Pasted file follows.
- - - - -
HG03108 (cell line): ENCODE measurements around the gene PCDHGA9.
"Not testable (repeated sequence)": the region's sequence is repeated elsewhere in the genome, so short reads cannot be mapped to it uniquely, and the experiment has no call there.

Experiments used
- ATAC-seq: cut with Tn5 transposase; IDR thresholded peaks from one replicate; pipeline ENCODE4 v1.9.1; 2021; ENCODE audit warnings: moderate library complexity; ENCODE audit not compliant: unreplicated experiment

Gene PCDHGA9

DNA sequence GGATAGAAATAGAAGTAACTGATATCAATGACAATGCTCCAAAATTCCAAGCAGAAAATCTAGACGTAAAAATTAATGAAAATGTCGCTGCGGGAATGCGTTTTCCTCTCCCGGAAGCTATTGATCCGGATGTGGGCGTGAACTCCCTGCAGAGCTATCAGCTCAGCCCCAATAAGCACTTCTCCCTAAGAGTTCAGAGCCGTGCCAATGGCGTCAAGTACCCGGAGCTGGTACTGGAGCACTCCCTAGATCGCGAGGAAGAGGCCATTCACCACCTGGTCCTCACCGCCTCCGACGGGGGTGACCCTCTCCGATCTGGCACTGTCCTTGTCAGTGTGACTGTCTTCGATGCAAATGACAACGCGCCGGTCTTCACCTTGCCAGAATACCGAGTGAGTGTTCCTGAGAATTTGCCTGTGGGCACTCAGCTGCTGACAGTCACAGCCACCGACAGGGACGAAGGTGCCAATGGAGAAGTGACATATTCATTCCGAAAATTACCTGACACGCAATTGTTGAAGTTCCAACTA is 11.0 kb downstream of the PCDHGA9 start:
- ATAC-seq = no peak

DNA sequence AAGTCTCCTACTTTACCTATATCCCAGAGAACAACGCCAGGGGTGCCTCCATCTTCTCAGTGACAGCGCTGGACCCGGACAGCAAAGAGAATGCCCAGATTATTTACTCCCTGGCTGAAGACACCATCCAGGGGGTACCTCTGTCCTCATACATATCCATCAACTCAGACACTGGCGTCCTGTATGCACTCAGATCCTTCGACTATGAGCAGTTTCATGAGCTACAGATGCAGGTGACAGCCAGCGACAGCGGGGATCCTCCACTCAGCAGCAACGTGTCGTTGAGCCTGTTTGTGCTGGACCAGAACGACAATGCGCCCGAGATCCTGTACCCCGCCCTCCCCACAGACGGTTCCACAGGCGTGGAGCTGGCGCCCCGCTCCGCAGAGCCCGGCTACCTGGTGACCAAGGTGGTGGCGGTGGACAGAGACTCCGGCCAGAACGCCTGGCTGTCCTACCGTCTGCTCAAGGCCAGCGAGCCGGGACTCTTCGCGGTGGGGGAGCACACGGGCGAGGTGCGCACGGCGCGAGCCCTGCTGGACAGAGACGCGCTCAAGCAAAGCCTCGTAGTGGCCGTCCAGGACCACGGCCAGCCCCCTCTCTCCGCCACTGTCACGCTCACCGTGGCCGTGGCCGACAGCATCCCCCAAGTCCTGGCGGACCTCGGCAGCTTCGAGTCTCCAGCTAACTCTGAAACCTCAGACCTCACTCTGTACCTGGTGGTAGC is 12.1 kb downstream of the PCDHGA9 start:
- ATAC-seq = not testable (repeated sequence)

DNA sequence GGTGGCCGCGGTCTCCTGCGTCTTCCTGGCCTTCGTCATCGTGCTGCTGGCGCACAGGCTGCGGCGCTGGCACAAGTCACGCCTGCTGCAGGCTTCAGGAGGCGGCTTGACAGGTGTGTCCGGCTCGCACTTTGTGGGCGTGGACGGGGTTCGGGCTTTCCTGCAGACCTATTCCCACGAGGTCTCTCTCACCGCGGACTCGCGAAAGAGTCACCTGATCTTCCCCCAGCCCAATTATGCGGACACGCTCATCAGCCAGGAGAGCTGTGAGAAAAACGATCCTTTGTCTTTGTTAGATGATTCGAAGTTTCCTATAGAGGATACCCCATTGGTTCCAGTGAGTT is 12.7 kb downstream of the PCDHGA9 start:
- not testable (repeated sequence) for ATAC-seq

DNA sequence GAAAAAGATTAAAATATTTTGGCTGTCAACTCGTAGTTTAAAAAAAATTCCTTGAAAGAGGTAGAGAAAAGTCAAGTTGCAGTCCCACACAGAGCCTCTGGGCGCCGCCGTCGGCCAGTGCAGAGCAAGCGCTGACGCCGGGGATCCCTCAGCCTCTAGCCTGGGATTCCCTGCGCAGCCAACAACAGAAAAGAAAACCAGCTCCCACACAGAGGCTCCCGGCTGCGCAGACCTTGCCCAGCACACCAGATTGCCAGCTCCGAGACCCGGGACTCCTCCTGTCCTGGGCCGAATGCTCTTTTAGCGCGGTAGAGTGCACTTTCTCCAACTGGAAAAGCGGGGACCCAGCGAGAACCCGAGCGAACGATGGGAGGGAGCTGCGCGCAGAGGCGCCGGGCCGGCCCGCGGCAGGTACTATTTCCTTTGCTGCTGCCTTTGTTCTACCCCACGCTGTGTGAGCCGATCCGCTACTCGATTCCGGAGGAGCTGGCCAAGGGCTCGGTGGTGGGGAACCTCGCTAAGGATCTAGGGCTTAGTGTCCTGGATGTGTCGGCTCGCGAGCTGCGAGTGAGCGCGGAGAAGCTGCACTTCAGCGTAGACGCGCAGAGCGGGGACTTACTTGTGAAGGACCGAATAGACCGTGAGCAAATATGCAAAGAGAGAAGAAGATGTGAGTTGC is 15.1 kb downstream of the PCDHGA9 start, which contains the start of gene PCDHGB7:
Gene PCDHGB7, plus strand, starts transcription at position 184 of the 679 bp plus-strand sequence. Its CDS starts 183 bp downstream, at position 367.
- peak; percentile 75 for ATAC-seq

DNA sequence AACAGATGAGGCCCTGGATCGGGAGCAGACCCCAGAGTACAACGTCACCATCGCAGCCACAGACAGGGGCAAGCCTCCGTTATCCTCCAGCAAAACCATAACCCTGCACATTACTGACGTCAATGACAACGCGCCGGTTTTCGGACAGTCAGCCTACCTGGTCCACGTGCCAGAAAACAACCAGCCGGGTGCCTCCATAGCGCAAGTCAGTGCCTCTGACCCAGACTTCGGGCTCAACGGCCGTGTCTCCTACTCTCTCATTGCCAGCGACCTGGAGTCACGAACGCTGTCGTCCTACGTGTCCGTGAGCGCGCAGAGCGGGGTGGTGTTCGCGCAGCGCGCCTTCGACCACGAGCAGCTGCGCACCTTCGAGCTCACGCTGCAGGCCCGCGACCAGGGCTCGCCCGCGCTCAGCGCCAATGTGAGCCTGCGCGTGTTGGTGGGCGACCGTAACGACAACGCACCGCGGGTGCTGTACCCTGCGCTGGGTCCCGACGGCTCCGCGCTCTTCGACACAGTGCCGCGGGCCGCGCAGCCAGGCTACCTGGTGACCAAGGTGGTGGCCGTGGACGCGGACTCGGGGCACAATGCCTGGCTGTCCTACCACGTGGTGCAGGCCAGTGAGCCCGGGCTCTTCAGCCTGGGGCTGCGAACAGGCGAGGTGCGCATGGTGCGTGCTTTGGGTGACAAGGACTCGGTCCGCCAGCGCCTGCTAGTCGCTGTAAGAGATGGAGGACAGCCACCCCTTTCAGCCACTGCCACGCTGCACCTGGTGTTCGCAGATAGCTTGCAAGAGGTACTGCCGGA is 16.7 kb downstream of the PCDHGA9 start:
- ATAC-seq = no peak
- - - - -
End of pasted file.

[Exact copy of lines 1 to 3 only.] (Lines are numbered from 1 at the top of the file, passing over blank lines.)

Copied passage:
HG03108 (cell line): ENCODE measurements around the gene PCDHGA9.
"Not testable (repeated sequence)": the region's sequence is repeated elsewhere in the genome, so short reads cannot be mapped to it uniquely, and the experiment has no call there.

Experiments used